Mr. Chairman, let me say at the outset, and I have several questions that I would like to pursue, that those from the disabled community that are present here this morning, I would hope that you would not view this as being opposed to or seeking to be opposed to the kind of legislation that is before us. Several people who have questioned with some degree of criticalness the provisions within this bill get immediately telephoned back to their district that they are now serving as a major obstacle in the movement of this legislation through the United States Congress, and I would suggest that that is not the case.

What is important at this point, I think, for this committee, Mr. Chairman, is that we don't put a business out of business that is currently serving handicapped Americans; that we try to find a way in which they can better serve the handicapped and the disabled community so that there is a service at all. The line of questioning I would like to pursue with you gentlemen this morning, because I have watched this issue very very closely and am extremely concerned that rural districts and rural states like my State of Idaho, that have limited service now for all people, including handicapped people, might in some instances, because of the economic hardships brought about by some of the proposals here, be eliminated from service altogether.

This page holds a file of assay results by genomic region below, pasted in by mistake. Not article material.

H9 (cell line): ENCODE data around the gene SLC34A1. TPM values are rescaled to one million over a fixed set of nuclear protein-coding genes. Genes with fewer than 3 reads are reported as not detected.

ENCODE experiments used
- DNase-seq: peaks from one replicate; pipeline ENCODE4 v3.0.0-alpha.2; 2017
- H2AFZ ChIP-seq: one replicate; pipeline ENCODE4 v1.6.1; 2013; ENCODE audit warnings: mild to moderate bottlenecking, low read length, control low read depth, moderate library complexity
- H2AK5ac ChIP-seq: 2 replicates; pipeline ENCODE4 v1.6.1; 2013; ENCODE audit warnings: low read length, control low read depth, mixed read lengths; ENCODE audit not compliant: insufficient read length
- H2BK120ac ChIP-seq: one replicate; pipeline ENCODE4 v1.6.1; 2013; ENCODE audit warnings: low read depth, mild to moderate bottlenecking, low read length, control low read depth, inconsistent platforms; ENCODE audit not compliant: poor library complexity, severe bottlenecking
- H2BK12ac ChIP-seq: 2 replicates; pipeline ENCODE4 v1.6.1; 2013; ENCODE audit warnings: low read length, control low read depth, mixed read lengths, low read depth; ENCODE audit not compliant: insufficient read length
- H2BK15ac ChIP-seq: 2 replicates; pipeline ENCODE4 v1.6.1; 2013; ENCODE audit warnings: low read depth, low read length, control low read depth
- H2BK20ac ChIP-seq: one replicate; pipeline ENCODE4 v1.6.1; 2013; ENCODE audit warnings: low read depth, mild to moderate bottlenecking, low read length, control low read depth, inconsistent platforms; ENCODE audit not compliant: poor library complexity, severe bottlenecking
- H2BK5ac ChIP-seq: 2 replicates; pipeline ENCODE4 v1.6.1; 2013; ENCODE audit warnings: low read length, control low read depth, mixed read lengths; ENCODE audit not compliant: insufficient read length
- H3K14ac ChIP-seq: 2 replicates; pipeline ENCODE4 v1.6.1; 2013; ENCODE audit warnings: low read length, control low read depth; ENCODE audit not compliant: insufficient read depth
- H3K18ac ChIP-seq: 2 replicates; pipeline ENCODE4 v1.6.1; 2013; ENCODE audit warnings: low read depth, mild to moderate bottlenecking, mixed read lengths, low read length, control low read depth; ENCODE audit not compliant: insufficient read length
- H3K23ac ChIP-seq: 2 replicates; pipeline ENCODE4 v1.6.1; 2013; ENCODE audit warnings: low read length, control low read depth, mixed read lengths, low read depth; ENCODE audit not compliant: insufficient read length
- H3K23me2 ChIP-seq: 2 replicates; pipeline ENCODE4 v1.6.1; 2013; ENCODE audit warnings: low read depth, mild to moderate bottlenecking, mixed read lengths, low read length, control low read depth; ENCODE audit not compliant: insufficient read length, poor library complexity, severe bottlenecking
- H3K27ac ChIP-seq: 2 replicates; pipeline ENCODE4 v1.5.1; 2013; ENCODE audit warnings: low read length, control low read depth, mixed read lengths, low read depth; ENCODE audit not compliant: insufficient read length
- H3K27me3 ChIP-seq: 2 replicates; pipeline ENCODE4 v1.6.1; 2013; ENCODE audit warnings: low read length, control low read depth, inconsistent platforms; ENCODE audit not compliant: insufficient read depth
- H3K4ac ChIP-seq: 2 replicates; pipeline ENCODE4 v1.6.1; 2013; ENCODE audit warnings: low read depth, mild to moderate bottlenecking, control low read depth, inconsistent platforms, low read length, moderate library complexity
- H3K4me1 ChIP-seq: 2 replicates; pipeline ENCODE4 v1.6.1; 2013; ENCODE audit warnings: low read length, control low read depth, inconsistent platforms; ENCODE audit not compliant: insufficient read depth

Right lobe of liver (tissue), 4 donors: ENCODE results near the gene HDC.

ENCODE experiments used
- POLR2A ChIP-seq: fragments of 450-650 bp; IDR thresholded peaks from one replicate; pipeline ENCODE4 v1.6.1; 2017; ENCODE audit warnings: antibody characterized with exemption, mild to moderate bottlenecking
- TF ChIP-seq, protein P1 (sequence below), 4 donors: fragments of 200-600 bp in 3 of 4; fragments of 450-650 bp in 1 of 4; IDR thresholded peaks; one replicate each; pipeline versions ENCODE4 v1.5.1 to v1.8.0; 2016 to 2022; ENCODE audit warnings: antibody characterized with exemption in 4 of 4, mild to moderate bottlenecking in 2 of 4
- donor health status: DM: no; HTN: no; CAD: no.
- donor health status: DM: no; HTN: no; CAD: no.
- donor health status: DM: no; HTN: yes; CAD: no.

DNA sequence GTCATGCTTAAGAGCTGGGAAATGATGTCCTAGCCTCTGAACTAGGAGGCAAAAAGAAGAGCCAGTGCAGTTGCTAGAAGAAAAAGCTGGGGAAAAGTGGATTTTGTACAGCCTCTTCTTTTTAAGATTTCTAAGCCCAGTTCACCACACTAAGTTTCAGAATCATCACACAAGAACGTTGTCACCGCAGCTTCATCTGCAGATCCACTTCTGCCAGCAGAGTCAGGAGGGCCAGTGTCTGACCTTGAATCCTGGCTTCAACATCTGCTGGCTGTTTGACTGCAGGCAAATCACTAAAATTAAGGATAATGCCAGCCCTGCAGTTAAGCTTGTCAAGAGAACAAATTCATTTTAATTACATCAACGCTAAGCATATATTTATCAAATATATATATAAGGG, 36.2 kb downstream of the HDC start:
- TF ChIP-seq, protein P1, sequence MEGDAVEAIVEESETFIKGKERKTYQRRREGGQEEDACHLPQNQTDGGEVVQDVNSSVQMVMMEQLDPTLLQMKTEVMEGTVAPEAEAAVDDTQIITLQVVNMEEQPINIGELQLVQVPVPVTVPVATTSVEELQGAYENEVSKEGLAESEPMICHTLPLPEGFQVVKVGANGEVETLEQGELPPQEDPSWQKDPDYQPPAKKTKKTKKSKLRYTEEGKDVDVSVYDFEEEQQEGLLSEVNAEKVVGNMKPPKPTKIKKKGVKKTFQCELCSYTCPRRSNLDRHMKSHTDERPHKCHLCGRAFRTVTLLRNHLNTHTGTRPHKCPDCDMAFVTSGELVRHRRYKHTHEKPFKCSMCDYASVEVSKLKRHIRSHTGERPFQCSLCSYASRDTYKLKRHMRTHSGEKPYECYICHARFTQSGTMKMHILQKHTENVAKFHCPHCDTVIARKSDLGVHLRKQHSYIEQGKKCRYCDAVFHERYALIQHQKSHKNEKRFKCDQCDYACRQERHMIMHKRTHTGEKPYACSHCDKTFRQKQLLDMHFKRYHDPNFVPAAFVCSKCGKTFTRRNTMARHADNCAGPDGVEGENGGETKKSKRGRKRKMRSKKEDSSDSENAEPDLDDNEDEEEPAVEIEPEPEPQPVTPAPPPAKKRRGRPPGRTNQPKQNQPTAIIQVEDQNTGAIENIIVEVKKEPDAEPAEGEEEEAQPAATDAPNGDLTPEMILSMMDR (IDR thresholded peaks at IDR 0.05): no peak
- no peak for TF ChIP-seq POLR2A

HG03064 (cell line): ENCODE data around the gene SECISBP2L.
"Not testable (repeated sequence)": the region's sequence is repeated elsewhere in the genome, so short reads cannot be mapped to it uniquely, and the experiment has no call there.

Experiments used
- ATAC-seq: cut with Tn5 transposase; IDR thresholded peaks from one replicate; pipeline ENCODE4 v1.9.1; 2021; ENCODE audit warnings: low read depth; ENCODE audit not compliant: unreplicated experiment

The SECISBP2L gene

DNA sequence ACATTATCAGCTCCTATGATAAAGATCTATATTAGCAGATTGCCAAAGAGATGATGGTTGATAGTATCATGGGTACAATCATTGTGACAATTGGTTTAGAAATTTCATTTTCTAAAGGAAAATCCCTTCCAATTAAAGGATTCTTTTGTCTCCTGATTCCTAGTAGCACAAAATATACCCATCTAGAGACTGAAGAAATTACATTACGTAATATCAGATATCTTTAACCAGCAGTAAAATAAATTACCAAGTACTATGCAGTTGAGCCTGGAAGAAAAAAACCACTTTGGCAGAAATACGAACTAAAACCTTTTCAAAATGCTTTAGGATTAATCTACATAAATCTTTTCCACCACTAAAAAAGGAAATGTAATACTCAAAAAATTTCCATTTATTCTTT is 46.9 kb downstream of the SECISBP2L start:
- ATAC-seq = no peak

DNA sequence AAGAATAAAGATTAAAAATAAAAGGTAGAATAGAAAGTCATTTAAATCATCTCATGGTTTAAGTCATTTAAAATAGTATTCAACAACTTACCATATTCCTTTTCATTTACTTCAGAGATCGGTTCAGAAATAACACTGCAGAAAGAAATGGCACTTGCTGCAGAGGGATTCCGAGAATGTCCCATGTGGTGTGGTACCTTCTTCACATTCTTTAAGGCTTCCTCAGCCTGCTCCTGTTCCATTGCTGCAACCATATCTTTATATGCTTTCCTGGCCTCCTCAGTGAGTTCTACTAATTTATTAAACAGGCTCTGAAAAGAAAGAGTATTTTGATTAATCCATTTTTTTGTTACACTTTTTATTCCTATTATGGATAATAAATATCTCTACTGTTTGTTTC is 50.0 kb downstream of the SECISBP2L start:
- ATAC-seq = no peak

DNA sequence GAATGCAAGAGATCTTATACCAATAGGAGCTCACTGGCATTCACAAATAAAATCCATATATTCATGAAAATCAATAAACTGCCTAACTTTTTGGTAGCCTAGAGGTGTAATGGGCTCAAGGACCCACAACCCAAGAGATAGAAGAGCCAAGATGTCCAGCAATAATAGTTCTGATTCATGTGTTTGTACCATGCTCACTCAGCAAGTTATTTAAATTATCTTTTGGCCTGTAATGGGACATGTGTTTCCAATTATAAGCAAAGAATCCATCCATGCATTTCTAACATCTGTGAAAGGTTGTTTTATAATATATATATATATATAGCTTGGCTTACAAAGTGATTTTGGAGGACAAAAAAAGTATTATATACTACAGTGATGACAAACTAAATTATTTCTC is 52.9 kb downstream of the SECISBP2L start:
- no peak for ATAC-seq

What I would like to talk to you gentlemen about and question you about is a question of equal access, and the whole of the system instead of individual units, as I think many of you have referred to. Certainly, Mr. Chairman, along with the good-faith provisions and undue hardship provisions that are important to all of us